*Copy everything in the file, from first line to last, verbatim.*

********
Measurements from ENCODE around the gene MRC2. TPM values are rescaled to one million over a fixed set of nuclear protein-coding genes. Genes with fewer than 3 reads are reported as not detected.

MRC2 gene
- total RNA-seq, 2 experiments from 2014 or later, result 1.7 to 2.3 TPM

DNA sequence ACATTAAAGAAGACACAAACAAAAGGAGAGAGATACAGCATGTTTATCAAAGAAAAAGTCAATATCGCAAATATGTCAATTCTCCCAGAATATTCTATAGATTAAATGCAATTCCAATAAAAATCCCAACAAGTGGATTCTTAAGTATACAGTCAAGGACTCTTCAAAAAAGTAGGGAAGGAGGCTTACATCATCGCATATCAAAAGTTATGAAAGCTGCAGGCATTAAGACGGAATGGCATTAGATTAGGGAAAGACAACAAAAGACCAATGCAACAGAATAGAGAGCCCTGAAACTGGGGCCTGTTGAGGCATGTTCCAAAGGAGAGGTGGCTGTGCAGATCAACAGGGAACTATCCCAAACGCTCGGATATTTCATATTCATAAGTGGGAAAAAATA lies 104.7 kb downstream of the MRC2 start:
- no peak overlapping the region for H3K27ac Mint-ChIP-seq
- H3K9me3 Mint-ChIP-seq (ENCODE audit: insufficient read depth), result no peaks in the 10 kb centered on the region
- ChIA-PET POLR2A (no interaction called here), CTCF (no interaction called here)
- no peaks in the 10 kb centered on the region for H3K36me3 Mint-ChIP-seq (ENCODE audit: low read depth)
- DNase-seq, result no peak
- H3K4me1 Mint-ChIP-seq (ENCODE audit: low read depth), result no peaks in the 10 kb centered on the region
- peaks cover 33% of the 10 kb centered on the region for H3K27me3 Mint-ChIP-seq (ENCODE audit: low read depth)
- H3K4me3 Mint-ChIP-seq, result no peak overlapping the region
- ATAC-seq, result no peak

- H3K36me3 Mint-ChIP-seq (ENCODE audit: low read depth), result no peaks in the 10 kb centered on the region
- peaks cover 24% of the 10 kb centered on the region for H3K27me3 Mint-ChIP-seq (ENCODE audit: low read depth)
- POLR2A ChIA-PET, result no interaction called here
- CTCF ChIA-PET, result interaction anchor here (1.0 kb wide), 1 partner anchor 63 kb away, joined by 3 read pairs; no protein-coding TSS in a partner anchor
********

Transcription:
Measurements from ENCODE around the gene MRC2. TPM values are rescaled to one million over a fixed set of nuclear protein-coding genes. Genes with fewer than 3 reads are reported as not detected.

MRC2 gene
- total RNA-seq, 2 experiments from 2014 or later, result 1.7 to 2.3 TPM

DNA sequence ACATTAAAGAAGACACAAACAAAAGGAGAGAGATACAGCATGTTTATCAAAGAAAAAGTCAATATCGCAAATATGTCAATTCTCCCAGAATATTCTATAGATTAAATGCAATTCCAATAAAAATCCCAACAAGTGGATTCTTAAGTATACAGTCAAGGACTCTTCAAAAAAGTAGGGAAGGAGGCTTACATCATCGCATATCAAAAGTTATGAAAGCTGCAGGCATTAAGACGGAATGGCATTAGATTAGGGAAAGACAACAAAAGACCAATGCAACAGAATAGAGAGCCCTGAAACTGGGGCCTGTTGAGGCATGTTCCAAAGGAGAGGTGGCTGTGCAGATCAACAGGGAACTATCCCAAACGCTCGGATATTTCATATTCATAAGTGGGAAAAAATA lies 104.7 kb downstream of the MRC2 start:
- no peak overlapping the region for H3K27ac Mint-ChIP-seq
- H3K9me3 Mint-ChIP-seq (ENCODE audit: insufficient read depth), result no peaks in the 10 kb centered on the region
- ChIA-PET POLR2A (no interaction called here), CTCF (no interaction called here)
- no peaks in the 10 kb centered on the region for H3K36me3 Mint-ChIP-seq (ENCODE audit: low read depth)
- DNase-seq, result no peak
- H3K4me1 Mint-ChIP-seq (ENCODE audit: low read depth), result no peaks in the 10 kb centered on the region
- peaks cover 33% of the 10 kb centered on the region for H3K27me3 Mint-ChIP-seq (ENCODE audit: low read depth)
- H3K4me3 Mint-ChIP-seq, result no peak overlapping the region
- ATAC-seq, result no peak

- H3K36me3 Mint-ChIP-seq (ENCODE audit: low read depth), result no peaks in the 10 kb centered on the region
- peaks cover 24% of the 10 kb centered on the region for H3K27me3 Mint-ChIP-seq (ENCODE audit: low read depth)
- POLR2A ChIA-PET, result no interaction called here
- CTCF ChIA-PET, result interaction anchor here (1.0 kb wide), 1 partner anchor 63 kb away, joined by 3 read pairs; no protein-coding TSS in a partner anchor